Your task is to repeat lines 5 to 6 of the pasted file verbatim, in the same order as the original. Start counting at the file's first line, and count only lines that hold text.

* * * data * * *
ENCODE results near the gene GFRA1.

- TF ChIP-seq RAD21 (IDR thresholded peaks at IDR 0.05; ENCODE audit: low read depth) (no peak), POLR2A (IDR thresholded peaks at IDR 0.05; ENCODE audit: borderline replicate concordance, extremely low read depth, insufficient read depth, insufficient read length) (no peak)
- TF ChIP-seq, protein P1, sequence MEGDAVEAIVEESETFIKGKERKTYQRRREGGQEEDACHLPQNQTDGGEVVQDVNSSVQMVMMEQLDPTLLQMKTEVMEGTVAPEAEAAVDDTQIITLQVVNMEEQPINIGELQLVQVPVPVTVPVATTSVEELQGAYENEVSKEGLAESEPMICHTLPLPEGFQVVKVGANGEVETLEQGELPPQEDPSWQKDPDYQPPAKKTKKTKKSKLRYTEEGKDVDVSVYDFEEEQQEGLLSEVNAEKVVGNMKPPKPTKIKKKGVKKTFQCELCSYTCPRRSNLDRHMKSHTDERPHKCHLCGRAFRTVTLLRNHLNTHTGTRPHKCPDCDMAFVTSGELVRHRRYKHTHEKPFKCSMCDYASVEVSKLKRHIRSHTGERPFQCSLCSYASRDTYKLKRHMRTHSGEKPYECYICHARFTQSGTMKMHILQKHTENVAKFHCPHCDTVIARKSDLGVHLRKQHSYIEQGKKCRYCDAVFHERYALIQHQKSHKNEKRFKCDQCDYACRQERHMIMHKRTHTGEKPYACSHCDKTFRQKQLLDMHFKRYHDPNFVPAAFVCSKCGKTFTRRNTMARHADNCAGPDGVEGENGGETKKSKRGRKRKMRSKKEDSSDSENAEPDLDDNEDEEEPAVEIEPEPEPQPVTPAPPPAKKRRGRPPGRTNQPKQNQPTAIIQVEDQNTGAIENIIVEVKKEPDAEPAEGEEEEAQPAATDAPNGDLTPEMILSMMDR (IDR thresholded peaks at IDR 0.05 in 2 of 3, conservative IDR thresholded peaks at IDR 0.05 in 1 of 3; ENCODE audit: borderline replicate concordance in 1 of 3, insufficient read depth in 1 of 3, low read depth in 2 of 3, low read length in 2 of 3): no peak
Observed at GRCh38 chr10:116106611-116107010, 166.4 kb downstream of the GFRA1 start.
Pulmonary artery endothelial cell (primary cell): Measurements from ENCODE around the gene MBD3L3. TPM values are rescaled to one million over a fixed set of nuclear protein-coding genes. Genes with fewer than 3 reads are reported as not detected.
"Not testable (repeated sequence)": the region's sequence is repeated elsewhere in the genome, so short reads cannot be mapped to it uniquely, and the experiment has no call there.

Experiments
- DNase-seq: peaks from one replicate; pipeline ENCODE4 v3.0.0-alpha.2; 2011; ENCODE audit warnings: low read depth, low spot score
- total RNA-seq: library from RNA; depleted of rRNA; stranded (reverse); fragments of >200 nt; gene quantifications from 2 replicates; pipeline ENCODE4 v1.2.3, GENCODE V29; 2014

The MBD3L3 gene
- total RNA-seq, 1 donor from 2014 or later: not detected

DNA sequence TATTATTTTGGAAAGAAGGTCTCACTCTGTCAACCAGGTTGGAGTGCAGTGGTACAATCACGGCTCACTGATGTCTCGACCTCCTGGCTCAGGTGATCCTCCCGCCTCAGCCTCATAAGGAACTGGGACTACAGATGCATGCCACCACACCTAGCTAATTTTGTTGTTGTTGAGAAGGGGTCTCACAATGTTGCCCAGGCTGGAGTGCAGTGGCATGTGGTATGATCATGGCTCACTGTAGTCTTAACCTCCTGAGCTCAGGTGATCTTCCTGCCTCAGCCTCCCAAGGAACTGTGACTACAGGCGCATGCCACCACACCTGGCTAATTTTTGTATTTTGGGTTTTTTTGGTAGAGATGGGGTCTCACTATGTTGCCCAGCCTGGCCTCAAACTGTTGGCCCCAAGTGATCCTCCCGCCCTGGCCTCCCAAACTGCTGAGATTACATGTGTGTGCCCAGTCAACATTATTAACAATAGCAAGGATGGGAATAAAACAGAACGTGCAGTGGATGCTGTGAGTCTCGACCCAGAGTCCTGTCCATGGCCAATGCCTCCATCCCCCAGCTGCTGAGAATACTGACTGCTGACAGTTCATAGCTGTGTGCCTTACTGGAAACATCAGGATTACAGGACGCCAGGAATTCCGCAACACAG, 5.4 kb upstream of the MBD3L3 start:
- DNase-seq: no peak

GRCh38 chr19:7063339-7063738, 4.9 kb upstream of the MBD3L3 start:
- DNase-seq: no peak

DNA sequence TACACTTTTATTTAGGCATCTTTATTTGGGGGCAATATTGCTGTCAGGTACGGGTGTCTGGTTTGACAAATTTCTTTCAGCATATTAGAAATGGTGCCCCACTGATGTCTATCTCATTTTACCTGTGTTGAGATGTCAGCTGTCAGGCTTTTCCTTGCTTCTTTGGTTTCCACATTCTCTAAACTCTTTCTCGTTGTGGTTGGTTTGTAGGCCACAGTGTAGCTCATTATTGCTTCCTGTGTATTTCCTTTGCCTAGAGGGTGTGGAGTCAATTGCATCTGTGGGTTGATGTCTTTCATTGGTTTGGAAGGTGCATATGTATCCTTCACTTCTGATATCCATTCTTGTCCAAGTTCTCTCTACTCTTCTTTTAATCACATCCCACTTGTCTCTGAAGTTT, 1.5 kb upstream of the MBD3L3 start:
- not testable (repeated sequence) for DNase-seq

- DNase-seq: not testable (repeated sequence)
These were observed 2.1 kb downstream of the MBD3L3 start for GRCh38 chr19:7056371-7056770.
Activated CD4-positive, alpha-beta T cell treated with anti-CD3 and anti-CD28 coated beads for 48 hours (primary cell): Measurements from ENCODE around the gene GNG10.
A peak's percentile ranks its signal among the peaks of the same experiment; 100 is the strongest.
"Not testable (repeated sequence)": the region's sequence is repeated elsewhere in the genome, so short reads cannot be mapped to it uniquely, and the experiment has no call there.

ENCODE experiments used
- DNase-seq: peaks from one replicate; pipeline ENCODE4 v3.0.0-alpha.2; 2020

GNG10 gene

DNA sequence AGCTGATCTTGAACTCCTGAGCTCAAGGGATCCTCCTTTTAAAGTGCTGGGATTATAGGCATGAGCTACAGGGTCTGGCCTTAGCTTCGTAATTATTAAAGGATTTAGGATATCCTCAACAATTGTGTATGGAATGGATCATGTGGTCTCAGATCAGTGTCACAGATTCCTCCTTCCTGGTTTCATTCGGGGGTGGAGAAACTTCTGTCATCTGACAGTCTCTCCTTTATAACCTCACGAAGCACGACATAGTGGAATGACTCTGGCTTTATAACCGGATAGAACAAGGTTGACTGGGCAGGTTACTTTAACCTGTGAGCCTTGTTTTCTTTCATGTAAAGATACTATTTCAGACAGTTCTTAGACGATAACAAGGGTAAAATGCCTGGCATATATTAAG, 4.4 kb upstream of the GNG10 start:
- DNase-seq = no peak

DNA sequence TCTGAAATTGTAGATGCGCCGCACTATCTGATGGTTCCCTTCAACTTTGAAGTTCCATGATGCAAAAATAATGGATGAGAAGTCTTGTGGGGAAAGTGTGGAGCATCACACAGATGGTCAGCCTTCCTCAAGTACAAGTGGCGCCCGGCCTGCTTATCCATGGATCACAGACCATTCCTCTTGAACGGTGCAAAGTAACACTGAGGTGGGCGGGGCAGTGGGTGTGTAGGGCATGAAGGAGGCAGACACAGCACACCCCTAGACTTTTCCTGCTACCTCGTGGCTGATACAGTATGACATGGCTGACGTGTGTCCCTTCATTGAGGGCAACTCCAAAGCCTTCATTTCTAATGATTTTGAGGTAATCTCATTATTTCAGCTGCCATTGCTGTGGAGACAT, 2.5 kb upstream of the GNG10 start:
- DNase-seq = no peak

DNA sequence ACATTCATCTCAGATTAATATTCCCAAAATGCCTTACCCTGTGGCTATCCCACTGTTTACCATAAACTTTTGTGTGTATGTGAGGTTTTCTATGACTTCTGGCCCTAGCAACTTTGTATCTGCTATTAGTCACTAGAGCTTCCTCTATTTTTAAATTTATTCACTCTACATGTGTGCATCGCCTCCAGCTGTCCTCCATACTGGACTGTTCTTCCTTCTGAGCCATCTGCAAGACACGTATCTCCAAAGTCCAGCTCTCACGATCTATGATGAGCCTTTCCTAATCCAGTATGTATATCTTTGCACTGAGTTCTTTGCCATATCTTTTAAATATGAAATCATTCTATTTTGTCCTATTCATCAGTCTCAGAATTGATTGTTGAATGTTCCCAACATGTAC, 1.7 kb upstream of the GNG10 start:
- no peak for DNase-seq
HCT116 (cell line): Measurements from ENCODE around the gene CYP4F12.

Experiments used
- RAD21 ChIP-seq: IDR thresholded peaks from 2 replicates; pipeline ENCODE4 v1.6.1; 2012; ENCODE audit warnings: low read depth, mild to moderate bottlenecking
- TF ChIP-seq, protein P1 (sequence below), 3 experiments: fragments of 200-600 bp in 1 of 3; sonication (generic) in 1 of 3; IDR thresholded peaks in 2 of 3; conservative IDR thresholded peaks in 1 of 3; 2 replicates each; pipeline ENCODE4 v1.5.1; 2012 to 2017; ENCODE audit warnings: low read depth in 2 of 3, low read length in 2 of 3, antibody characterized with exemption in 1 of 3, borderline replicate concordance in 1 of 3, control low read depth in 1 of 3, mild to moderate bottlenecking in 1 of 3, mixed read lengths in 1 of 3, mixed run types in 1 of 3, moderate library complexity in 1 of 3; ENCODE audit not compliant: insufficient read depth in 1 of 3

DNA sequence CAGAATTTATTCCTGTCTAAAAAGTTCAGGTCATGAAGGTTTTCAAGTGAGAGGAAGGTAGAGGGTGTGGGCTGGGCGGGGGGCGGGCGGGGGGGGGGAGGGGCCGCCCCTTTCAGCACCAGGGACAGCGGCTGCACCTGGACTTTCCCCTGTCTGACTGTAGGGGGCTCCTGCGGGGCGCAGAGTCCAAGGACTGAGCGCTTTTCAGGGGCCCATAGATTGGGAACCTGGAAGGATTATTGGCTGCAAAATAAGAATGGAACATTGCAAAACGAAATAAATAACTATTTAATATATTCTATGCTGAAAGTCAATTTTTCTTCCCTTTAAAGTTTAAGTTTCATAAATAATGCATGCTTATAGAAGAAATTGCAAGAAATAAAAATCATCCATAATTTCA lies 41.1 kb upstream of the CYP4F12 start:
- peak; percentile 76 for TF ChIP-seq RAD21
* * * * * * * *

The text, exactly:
Pulmonary artery endothelial cell (primary cell): Measurements from ENCODE around the gene MBD3L3. TPM values are rescaled to one million over a fixed set of nuclear protein-coding genes. Genes with fewer than 3 reads are reported as not detected.
"Not testable (repeated sequence)": the region's sequence is repeated elsewhere in the genome, so short reads cannot be mapped to it uniquely, and the experiment has no call there.